ADHD diagnosis can be difficult especially when the signs and symptoms are not easily distinguished from other mental health disorders. ADHD can appear to be depression, anxiety or bipolar disorder. A variety of medical and psychiatric disorders can also mimic symptoms of ADHD. Without an accurate diagnosis you may be prescribed medication that not only does not help alleviate symptoms but may worsen the medical mental-health connections.
Adult ADHD is typically diagnosed following a comprehensive psychiatric evaluation that considers childhood symptoms, medical history, personal history, and whether there is a history of substance or alcohol abuse. Receiving an accurate careful diagnosis from an experienced ADHD doctor or mental health practitioner is the right start to a successful treatment plan.
Shared Symptoms and Behavioral Patterns
Adult ADHD shares some symptoms and behavioral patterns with those diagnosed with depression, anxiety and bipolar disorder. Many of the same symptoms are shared among the different psychiatric diagnoses. An accurate diagnosis is needed for proper treatment. Psychological studies have indicated that misdiagnosis of those with mood and behavioral disorders are quite common.
Symptoms of ADHD, Depression, Anxiety & Bipolar Disorder
Symptoms of ADHD are experienced with varied degrees of severity. Some of the more common symptoms which may point to a diagnosis of adult ADHD include:
- Difficulty paying attention to details
- Trouble paying attention to work that requires mental effort
- Often not listening when others are directly talking to you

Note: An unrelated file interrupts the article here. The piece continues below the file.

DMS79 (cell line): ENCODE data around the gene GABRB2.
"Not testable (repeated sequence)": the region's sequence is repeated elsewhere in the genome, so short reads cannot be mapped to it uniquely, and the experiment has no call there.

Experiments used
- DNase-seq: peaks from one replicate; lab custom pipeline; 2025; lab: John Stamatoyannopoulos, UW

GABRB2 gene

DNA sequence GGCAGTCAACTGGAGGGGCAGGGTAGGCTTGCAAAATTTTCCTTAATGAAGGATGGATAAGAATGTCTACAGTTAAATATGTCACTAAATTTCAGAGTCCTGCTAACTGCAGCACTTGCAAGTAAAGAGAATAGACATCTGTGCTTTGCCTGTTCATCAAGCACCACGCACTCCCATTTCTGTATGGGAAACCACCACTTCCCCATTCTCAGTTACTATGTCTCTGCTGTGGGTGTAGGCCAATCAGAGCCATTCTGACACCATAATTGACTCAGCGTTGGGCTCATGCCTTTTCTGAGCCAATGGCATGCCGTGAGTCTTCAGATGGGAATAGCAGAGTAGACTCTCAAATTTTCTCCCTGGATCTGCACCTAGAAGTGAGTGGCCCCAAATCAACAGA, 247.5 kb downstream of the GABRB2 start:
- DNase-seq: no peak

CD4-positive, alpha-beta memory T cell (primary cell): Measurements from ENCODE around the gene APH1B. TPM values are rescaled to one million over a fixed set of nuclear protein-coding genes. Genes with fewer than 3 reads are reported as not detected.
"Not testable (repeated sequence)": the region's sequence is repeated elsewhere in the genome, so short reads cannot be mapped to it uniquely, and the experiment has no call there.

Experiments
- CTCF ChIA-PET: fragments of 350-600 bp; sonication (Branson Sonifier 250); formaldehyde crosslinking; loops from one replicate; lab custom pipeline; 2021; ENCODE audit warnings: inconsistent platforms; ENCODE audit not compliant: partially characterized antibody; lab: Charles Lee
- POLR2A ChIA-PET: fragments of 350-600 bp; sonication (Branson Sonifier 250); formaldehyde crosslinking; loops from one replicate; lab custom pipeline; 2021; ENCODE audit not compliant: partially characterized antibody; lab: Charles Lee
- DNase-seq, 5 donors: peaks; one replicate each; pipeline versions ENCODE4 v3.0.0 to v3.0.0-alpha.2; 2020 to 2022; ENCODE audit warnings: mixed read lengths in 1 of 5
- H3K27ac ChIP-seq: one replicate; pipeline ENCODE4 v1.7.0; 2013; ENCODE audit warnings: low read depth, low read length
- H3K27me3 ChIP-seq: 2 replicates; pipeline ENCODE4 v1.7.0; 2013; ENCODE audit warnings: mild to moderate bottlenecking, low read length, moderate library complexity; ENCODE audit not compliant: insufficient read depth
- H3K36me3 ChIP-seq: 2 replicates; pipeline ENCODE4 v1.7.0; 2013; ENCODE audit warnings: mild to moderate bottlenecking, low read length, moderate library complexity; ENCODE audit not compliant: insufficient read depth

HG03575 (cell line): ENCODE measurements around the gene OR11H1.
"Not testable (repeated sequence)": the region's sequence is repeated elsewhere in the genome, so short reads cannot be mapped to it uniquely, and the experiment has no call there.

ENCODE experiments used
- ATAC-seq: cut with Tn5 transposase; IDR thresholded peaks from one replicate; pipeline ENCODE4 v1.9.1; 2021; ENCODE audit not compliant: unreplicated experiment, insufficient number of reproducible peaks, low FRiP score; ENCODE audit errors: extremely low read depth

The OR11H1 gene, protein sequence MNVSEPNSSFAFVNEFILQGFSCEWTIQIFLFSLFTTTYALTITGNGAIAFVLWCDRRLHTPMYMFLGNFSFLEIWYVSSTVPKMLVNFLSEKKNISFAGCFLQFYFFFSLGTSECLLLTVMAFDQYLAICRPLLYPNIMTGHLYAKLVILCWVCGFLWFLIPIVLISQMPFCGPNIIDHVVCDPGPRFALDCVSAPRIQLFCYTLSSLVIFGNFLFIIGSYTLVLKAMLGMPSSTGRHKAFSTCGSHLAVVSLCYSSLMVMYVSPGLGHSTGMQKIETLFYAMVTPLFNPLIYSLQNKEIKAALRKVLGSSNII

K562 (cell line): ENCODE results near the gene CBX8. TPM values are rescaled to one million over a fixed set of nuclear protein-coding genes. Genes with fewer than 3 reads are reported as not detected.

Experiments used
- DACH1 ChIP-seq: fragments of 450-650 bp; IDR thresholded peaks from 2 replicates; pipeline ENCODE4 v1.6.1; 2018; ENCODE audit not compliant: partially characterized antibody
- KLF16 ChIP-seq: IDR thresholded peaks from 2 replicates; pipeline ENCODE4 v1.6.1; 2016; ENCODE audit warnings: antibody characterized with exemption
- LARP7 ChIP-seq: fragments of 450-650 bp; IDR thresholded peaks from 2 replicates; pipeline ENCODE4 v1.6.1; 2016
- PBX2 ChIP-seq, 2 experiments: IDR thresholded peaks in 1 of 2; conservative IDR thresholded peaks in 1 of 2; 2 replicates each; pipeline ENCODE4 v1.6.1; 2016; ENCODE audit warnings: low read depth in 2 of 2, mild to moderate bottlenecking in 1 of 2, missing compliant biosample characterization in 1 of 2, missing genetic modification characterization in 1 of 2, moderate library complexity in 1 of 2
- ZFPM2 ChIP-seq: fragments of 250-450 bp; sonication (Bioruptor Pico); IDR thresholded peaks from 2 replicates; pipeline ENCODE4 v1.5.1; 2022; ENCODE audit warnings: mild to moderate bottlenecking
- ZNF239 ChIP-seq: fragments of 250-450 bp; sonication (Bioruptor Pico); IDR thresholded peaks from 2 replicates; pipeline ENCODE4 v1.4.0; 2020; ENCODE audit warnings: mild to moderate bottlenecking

- Problems with organizing tasks and activities
- Easily distracted or finding oneself daydreaming throughout the day
- Feeling like you are on the go with difficulty staying seated for any length of time
- Finds self easily agitated or angered with low tolerance for stressful situations
- Displaying hyperactive and impulsive behavior, difficulty waiting their turn
Adults with ADHD may not experience a loss of energy or overall feelings of sadness that those with depression may suffer, however those with adult ADHD may become demoralized by their poor performance and frequent criticism from family or supervisors at work. A qualified psychiatrist will make the distinction between clinical depression and demoralization.
Some of the symptoms of depression that may appear as symptoms of ADHD include:
- Difficulty concentrating or remembering appointments and dates
- Irritability, restlessness and hostility
- Feeling anxious with low tolerance for stress
- Insomnia, waking up too early, or oversleeping
- Difficulty with problem solving and making decisions
- Decreased energy, fatigue, and feeling “worn down”
- Feelings of unhappiness, pessimism, guilt and worthlessness
Those that have both ADHD and anxiety disorder may experience panic attacks, social anxiety and excessive worry. Those with ADHD may exhibit anxiety with worry about their forgetfulness, disorganization, poor ability to complete tasks or follow through on tasks adequately. Anxiety may be exhibited by
- Persistent restlessness
- Poor attention
- Low tolerance for stress
- Difficulty concentrating
- Not being able to relax
A skilled ADHD psychiatrist is able to make the determination between a person that has anxiety with ADHD and a person who has dual diagnoses of ADHD and anxiety disorder.
Bipolar disorder in the mania phase also exhibits symptoms that mimic ADHD complaints such as:
- Racing thoughts
- Aggressive behavior
- Feelings of exuberance and euphoria
- Being easily distracted
- Poor ability to concentrate
Bipolar disorder in the depressive phase may exhibit the same symptoms as are noted in the depression and ADHD section above.
Correct Diagnosis the First Step to Correct Treatment
Make the call to Dr. Hege’s office for a confidential appointment, an expert in diagnostic evaluation and treatment of ADHD and other conditions.